1929 ‘Tin Goose’ still offers a smooth, comfy flight

American aviation could do worse than go back into production on the “Tin Goose.”

A flight Thursday in the 1929 Ford Tri-Motor, so nicknamed because of its corrugated all-metal cover, was smooth and comfortable even in the stiff Kansas winds.

The flight, provided by the Experimental Aircraft Association’s local Chapter 88, left Jabara Airport about 2 p.m. and landed 20 minutes later to the cheers of the nine passengers who filled the cabin. No luggage was missing.

“Not a bad ol’ airplane, huh?” said the pilot, Cody Welch. Nobody disagreed.

The EAA chapter is offering rides on the tri-motor to the public Friday at Jabara and Saturday and Sunday at the Newton Airport as part of its 50-year anniversary celebration.

For passengers, the flight it is a trip back in time, starting from the moment they see the plane perched with stately pride on the runway, its nose elevated.

This is a plane that flew the high and mighty of the 1920s. It was the first all-metal, multi-engine passenger airliner. It led to the construction of the first airline terminal, the first hotel for air travelers, and the first paved runways.

Automobile titan Henry Ford built 199 of them from 1926 to 1933 in Michigan. The cost to purchase one was $55,000.

People dressed up to fly in them, and they flew in relative comfort.

The plane’s enclosed cabin had nine padded seats, and plenty of leg room. Every seat was a window seat. The seats didn’t recline, so the passenger in front of you couldn’t push a button and fall back into your lap as soon as you reached cruising altitude.

Cruising altitude on Thursday’s flight was 1,000 to 1,200 feet. As the plane bobbed along over northeast Wichita, the view from the spacious windows was excellent. You were close enough to the ground that if you saw things below that looked like ants, they probably were ants. Cars on K-96 and Rock Road appeared to be going faster than the airplane.

The Tin Goose traveled at about 85 mph. In the 1920s, a coast-to-coast trip took 2 1/2 days with multiple stops, Welch said.

Sitting in the cabin was like sitting in a time capsule. It was lined with varnished wood panels that had Art Deco accents and reading lamps. Overhead netting served as carry-on storage.

The airplane has a storied history. It flew as a passenger airliner for Eastern Airways, the forerunner of Eastern Airlines, in the late 1920s and early 1930s. In the decades to come, it flew in Cuba for a Cuban airline, transported smoke jumpers in Idaho and Montana, dumped chemicals on forest fires, flew barnstorming tours, and even appeared in the 1960s Jerry Lewis comedy “The Family Jewels,” as well as the 2009 Johnny Depp movie “Public Enemies.”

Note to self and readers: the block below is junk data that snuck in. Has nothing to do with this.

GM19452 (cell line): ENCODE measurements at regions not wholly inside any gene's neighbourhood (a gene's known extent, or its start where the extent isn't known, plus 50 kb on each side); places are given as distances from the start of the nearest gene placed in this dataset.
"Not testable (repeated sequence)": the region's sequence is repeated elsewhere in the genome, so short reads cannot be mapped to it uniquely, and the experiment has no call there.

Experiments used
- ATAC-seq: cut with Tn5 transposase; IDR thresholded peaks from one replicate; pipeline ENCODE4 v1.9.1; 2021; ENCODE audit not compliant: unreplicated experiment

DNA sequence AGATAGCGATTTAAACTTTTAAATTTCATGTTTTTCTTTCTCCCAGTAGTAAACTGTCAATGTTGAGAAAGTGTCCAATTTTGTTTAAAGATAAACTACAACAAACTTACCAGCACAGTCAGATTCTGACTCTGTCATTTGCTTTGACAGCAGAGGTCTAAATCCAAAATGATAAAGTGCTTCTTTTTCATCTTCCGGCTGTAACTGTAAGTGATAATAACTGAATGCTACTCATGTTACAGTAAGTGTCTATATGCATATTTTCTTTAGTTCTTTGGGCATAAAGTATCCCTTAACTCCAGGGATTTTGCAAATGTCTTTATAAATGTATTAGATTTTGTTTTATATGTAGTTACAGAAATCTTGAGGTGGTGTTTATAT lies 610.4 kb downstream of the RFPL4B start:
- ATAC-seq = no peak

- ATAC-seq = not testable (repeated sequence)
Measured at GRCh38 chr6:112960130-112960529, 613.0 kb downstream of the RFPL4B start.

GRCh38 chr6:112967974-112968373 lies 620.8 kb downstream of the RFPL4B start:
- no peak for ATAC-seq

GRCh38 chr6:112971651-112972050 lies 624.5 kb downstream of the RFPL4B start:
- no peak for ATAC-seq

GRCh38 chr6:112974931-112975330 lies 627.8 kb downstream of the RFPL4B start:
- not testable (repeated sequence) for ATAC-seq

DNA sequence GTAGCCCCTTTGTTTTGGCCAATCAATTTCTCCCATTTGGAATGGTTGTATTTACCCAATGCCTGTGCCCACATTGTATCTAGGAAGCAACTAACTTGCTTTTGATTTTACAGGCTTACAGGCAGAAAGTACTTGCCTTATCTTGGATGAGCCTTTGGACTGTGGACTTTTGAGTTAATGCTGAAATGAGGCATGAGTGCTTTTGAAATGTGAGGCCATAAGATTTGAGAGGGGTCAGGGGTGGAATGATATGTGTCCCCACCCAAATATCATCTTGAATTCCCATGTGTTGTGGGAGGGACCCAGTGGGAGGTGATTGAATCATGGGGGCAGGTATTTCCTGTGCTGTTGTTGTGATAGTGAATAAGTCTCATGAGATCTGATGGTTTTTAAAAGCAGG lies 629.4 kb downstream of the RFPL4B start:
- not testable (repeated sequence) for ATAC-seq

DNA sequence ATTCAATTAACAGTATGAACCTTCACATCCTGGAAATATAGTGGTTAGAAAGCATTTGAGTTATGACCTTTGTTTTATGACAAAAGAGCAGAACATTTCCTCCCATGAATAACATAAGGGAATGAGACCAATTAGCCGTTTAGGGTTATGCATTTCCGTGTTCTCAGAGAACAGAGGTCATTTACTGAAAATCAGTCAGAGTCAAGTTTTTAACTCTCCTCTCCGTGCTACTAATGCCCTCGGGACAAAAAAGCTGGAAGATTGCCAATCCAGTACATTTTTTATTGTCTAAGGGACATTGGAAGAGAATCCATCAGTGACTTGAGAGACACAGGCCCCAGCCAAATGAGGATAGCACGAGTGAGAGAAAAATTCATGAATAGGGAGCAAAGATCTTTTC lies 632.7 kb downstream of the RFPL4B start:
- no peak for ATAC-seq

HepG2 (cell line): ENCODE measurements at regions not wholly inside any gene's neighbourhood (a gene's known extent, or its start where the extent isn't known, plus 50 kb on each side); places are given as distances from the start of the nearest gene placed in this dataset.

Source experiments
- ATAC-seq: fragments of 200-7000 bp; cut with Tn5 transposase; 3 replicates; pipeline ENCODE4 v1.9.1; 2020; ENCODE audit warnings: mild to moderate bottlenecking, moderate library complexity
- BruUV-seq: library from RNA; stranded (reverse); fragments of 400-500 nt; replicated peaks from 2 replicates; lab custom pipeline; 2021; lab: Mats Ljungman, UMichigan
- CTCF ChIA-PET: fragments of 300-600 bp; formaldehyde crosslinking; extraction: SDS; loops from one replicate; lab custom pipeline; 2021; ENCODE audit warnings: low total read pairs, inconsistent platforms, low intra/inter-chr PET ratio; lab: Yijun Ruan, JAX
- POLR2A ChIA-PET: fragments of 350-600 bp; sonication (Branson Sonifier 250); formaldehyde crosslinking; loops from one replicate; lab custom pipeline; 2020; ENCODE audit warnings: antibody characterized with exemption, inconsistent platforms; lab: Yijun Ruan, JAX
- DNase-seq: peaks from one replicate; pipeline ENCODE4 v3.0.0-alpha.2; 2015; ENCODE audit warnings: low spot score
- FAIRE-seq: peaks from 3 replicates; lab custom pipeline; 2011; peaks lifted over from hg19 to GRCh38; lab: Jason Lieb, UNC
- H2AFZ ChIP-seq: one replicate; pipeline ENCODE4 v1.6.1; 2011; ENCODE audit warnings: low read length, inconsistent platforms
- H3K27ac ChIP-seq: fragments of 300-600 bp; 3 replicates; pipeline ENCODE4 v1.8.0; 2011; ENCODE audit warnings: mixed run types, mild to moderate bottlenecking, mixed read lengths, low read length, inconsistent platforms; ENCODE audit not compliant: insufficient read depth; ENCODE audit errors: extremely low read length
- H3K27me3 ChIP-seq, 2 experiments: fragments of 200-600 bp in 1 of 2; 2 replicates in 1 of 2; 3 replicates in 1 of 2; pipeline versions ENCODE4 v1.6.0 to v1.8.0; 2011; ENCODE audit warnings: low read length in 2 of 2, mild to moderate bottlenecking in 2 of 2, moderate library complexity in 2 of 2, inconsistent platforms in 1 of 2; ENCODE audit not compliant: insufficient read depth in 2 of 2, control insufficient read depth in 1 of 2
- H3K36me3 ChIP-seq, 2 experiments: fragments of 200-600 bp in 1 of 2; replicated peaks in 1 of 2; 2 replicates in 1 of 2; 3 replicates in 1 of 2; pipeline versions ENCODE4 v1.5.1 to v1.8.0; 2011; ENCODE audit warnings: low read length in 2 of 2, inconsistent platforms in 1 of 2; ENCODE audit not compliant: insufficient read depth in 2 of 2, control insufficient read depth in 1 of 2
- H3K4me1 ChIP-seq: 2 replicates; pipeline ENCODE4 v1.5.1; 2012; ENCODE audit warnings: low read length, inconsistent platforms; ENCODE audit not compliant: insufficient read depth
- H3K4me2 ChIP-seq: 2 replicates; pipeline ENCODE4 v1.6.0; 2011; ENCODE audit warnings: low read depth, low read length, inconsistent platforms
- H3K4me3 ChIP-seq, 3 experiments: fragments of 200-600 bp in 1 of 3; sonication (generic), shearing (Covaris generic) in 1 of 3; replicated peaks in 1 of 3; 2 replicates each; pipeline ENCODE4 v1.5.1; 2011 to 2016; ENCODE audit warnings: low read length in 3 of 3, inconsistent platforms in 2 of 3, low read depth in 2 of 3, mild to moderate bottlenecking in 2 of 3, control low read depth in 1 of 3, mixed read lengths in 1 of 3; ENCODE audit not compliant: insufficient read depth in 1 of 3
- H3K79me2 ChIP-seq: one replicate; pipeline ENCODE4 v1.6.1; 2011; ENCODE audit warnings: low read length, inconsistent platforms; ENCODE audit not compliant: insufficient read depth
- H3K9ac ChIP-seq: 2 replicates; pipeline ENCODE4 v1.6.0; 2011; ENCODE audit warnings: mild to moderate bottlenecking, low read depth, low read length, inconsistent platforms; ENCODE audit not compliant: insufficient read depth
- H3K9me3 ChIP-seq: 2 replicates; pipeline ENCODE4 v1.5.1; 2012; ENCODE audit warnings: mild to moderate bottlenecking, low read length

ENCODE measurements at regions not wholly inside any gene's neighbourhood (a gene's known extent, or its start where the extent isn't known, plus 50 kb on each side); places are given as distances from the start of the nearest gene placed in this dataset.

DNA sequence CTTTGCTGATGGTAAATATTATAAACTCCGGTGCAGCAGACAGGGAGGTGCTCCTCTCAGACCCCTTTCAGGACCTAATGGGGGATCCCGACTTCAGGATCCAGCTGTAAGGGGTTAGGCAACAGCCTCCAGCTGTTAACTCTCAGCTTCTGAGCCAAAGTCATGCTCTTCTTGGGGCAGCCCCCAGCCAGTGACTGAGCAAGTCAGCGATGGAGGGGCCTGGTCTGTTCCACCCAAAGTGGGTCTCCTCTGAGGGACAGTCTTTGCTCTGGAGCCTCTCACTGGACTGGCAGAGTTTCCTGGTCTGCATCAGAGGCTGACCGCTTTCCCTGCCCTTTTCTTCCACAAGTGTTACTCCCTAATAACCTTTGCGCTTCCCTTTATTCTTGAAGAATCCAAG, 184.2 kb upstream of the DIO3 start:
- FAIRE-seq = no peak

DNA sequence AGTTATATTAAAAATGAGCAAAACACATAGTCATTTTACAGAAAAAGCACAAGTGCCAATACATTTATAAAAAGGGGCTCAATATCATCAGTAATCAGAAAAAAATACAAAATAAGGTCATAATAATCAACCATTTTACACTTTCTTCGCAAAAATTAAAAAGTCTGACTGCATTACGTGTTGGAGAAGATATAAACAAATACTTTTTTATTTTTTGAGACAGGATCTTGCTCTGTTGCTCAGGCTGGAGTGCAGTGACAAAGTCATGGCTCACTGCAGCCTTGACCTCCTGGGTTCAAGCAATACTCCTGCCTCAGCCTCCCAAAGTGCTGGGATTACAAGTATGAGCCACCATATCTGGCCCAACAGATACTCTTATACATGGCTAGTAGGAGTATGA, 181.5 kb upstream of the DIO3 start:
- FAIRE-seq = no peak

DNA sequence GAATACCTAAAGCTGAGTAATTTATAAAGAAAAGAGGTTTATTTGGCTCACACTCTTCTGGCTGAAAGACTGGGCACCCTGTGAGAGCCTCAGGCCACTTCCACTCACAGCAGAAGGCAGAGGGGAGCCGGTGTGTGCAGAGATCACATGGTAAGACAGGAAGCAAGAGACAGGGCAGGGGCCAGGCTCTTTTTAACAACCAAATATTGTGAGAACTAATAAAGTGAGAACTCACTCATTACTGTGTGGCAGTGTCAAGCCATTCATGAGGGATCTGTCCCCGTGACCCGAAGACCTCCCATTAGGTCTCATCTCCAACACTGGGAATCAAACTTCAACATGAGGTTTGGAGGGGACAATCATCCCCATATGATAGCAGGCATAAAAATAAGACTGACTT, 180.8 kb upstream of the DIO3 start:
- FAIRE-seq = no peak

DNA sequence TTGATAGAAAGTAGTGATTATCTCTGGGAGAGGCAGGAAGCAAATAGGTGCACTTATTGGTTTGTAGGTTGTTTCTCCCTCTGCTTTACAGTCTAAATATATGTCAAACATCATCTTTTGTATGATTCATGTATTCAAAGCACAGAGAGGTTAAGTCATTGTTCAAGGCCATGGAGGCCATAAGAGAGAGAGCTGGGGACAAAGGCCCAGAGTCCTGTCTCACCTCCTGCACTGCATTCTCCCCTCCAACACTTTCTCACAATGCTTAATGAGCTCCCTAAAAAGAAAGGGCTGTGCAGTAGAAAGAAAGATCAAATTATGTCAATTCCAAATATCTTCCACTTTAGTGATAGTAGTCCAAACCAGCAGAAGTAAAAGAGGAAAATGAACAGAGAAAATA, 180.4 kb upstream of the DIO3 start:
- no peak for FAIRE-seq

At a tour stop at Burlington, Wis., in 1973, a thunderstorm lifted the Tin Goose 30 feet in the air and dropped it to the ground.

It took 12 years for EAA staff to restore it.

Welch has been flying the Tin Goose for 21 years. Before Thursday’s flight, he gave his nine passengers a safety briefing.

The one passenger door, he explained, had a handle with a latch like your back door.

“I’d prefer you be on the ground when you use it,” he said.

There was an escape hatch in the roof, in case the plane landed on its nose, he said.

There was one fire extinguisher and one first-aid kit aboard, he said.

And not to worry about the wind.

“On a windy day in Kansas, this airplane is in its element,” Welch said.

And it was. The plane wallowed from side to side occasionally, but only once did it hit a pocket that dropped it suddenly.

The flight also was surprisingly quiet. The engines were loudest when warming up and taking off. Once in the air, passengers could hear well enough to converse if they spoke up.

Welch, who pilots the plane as a volunteer, said he has flown 45,000 passengers in his career with the Tin Goose. He never tires of it.

“It’s like it started yesterday,” he said.

“It’s history,” Welch said. “You tend to remember every flight.”

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